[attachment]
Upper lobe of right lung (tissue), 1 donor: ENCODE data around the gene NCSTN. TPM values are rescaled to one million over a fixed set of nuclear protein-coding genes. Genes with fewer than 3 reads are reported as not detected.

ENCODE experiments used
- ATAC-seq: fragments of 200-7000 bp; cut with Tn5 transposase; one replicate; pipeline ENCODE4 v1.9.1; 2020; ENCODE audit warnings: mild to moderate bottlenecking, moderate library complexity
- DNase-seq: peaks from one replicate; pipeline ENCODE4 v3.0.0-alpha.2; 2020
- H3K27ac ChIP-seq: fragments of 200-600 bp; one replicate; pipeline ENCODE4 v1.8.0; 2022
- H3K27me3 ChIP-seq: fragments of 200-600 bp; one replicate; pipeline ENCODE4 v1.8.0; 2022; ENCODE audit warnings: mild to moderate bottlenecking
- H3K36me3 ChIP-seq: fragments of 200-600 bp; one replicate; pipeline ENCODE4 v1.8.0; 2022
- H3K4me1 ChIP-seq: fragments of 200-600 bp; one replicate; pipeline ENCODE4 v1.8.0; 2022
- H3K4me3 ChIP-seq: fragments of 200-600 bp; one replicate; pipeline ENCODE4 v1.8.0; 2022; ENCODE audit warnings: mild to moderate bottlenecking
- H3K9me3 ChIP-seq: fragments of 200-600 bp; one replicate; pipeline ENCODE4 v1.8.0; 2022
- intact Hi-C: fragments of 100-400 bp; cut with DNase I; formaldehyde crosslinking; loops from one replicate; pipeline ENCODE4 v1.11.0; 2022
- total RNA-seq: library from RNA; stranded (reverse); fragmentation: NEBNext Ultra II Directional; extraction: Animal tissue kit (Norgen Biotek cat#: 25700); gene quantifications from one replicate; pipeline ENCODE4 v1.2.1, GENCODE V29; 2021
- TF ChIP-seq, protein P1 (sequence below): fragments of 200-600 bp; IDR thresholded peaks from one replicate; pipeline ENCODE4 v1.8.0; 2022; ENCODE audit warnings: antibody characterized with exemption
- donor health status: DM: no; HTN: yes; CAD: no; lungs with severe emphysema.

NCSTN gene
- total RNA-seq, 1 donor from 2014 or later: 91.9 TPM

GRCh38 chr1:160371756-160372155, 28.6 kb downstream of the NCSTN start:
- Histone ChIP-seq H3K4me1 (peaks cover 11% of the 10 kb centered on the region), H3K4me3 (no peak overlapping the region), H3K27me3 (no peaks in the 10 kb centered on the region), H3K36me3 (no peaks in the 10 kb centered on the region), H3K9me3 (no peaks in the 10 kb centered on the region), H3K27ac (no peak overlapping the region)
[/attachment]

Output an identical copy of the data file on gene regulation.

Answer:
Upper lobe of right lung (tissue), 1 donor: ENCODE data around the gene NCSTN. TPM values are rescaled to one million over a fixed set of nuclear protein-coding genes. Genes with fewer than 3 reads are reported as not detected.

ENCODE experiments used
- ATAC-seq: fragments of 200-7000 bp; cut with Tn5 transposase; one replicate; pipeline ENCODE4 v1.9.1; 2020; ENCODE audit warnings: mild to moderate bottlenecking, moderate library complexity
- DNase-seq: peaks from one replicate; pipeline ENCODE4 v3.0.0-alpha.2; 2020
- H3K27ac ChIP-seq: fragments of 200-600 bp; one replicate; pipeline ENCODE4 v1.8.0; 2022
- H3K27me3 ChIP-seq: fragments of 200-600 bp; one replicate; pipeline ENCODE4 v1.8.0; 2022; ENCODE audit warnings: mild to moderate bottlenecking
- H3K36me3 ChIP-seq: fragments of 200-600 bp; one replicate; pipeline ENCODE4 v1.8.0; 2022
- H3K4me1 ChIP-seq: fragments of 200-600 bp; one replicate; pipeline ENCODE4 v1.8.0; 2022
- H3K4me3 ChIP-seq: fragments of 200-600 bp; one replicate; pipeline ENCODE4 v1.8.0; 2022; ENCODE audit warnings: mild to moderate bottlenecking
- H3K9me3 ChIP-seq: fragments of 200-600 bp; one replicate; pipeline ENCODE4 v1.8.0; 2022
- intact Hi-C: fragments of 100-400 bp; cut with DNase I; formaldehyde crosslinking; loops from one replicate; pipeline ENCODE4 v1.11.0; 2022
- total RNA-seq: library from RNA; stranded (reverse); fragmentation: NEBNext Ultra II Directional; extraction: Animal tissue kit (Norgen Biotek cat#: 25700); gene quantifications from one replicate; pipeline ENCODE4 v1.2.1, GENCODE V29; 2021
- TF ChIP-seq, protein P1 (sequence below): fragments of 200-600 bp; IDR thresholded peaks from one replicate; pipeline ENCODE4 v1.8.0; 2022; ENCODE audit warnings: antibody characterized with exemption
- donor health status: DM: no; HTN: yes; CAD: no; lungs with severe emphysema.

NCSTN gene
- total RNA-seq, 1 donor from 2014 or later: 91.9 TPM

GRCh38 chr1:160371756-160372155, 28.6 kb downstream of the NCSTN start:
- Histone ChIP-seq H3K4me1 (peaks cover 11% of the 10 kb centered on the region), H3K4me3 (no peak overlapping the region), H3K27me3 (no peaks in the 10 kb centered on the region), H3K36me3 (no peaks in the 10 kb centered on the region), H3K9me3 (no peaks in the 10 kb centered on the region), H3K27ac (no peak overlapping the region)